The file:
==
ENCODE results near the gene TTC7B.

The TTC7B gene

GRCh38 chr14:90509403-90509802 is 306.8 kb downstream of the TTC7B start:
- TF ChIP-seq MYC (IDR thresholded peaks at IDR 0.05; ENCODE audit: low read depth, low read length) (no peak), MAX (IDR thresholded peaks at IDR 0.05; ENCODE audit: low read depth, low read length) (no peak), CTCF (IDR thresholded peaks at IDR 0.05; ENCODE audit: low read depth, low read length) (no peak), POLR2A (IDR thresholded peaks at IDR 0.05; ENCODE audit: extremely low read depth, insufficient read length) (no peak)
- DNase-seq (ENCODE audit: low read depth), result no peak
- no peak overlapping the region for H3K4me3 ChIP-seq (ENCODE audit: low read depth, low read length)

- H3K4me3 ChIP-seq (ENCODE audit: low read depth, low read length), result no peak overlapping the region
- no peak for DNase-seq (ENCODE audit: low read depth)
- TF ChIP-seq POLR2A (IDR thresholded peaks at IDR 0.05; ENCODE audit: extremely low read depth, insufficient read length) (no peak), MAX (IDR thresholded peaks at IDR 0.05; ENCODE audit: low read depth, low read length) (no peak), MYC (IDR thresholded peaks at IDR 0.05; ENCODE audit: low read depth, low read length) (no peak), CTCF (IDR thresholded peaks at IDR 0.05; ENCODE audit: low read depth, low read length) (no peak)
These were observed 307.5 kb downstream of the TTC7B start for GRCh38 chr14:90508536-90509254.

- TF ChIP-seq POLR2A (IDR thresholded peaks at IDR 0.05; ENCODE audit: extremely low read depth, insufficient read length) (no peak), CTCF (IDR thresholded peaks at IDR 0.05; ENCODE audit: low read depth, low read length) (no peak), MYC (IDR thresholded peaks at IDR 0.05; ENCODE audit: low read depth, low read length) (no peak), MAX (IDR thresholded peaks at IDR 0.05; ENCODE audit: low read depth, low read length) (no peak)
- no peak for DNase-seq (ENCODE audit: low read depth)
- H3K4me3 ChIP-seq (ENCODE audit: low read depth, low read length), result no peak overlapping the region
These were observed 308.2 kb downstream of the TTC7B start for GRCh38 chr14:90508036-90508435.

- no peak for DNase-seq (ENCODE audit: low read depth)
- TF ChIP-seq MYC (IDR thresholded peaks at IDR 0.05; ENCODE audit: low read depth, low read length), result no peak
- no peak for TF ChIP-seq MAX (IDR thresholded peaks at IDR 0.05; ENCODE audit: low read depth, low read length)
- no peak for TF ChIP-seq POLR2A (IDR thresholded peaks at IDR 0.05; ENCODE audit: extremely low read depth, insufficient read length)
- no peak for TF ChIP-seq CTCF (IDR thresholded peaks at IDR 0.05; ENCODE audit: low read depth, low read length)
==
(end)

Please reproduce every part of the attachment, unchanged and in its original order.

ENCODE results near the gene TTC7B.

The TTC7B gene

GRCh38 chr14:90509403-90509802 is 306.8 kb downstream of the TTC7B start:
- TF ChIP-seq MYC (IDR thresholded peaks at IDR 0.05; ENCODE audit: low read depth, low read length) (no peak), MAX (IDR thresholded peaks at IDR 0.05; ENCODE audit: low read depth, low read length) (no peak), CTCF (IDR thresholded peaks at IDR 0.05; ENCODE audit: low read depth, low read length) (no peak), POLR2A (IDR thresholded peaks at IDR 0.05; ENCODE audit: extremely low read depth, insufficient read length) (no peak)
- DNase-seq (ENCODE audit: low read depth), result no peak
- no peak overlapping the region for H3K4me3 ChIP-seq (ENCODE audit: low read depth, low read length)

- H3K4me3 ChIP-seq (ENCODE audit: low read depth, low read length), result no peak overlapping the region
- no peak for DNase-seq (ENCODE audit: low read depth)
- TF ChIP-seq POLR2A (IDR thresholded peaks at IDR 0.05; ENCODE audit: extremely low read depth, insufficient read length) (no peak), MAX (IDR thresholded peaks at IDR 0.05; ENCODE audit: low read depth, low read length) (no peak), MYC (IDR thresholded peaks at IDR 0.05; ENCODE audit: low read depth, low read length) (no peak), CTCF (IDR thresholded peaks at IDR 0.05; ENCODE audit: low read depth, low read length) (no peak)
These were observed 307.5 kb downstream of the TTC7B start for GRCh38 chr14:90508536-90509254.

- TF ChIP-seq POLR2A (IDR thresholded peaks at IDR 0.05; ENCODE audit: extremely low read depth, insufficient read length) (no peak), CTCF (IDR thresholded peaks at IDR 0.05; ENCODE audit: low read depth, low read length) (no peak), MYC (IDR thresholded peaks at IDR 0.05; ENCODE audit: low read depth, low read length) (no peak), MAX (IDR thresholded peaks at IDR 0.05; ENCODE audit: low read depth, low read length) (no peak)
- no peak for DNase-seq (ENCODE audit: low read depth)
- H3K4me3 ChIP-seq (ENCODE audit: low read depth, low read length), result no peak overlapping the region
These were observed 308.2 kb downstream of the TTC7B start for GRCh38 chr14:90508036-90508435.

- no peak for DNase-seq (ENCODE audit: low read depth)
- TF ChIP-seq MYC (IDR thresholded peaks at IDR 0.05; ENCODE audit: low read depth, low read length), result no peak
- no peak for TF ChIP-seq MAX (IDR thresholded peaks at IDR 0.05; ENCODE audit: low read depth, low read length)
- no peak for TF ChIP-seq POLR2A (IDR thresholded peaks at IDR 0.05; ENCODE audit: extremely low read depth, insufficient read length)
- no peak for TF ChIP-seq CTCF (IDR thresholded peaks at IDR 0.05; ENCODE audit: low read depth, low read length)